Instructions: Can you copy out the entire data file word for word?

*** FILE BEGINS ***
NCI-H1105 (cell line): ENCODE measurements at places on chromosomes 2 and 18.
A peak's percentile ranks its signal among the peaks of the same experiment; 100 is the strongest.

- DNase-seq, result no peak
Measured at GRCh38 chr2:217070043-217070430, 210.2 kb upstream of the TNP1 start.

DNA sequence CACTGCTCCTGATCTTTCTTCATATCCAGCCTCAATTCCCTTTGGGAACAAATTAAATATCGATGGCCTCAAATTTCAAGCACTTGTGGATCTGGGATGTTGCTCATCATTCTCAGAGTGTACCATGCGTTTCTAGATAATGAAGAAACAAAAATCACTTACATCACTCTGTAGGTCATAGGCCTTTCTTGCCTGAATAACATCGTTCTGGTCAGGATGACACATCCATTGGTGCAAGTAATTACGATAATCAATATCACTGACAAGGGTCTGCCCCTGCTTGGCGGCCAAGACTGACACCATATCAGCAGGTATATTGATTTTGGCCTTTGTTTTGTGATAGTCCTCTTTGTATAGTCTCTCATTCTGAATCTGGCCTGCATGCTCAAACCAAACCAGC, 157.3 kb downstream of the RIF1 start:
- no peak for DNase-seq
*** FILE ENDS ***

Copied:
NCI-H1105 (cell line): ENCODE measurements at places on chromosomes 2 and 18.
A peak's percentile ranks its signal among the peaks of the same experiment; 100 is the strongest.

- DNase-seq, result no peak
Measured at GRCh38 chr2:217070043-217070430, 210.2 kb upstream of the TNP1 start.

DNA sequence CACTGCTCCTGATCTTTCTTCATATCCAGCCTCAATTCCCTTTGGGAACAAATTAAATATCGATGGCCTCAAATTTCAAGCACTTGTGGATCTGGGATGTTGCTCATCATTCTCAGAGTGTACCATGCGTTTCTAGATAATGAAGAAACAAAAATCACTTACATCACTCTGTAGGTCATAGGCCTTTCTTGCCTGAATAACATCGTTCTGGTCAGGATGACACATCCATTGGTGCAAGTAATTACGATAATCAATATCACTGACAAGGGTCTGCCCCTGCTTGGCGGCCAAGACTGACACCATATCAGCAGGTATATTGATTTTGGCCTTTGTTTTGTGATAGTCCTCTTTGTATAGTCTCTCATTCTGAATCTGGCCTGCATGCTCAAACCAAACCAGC, 157.3 kb downstream of the RIF1 start:
- no peak for DNase-seq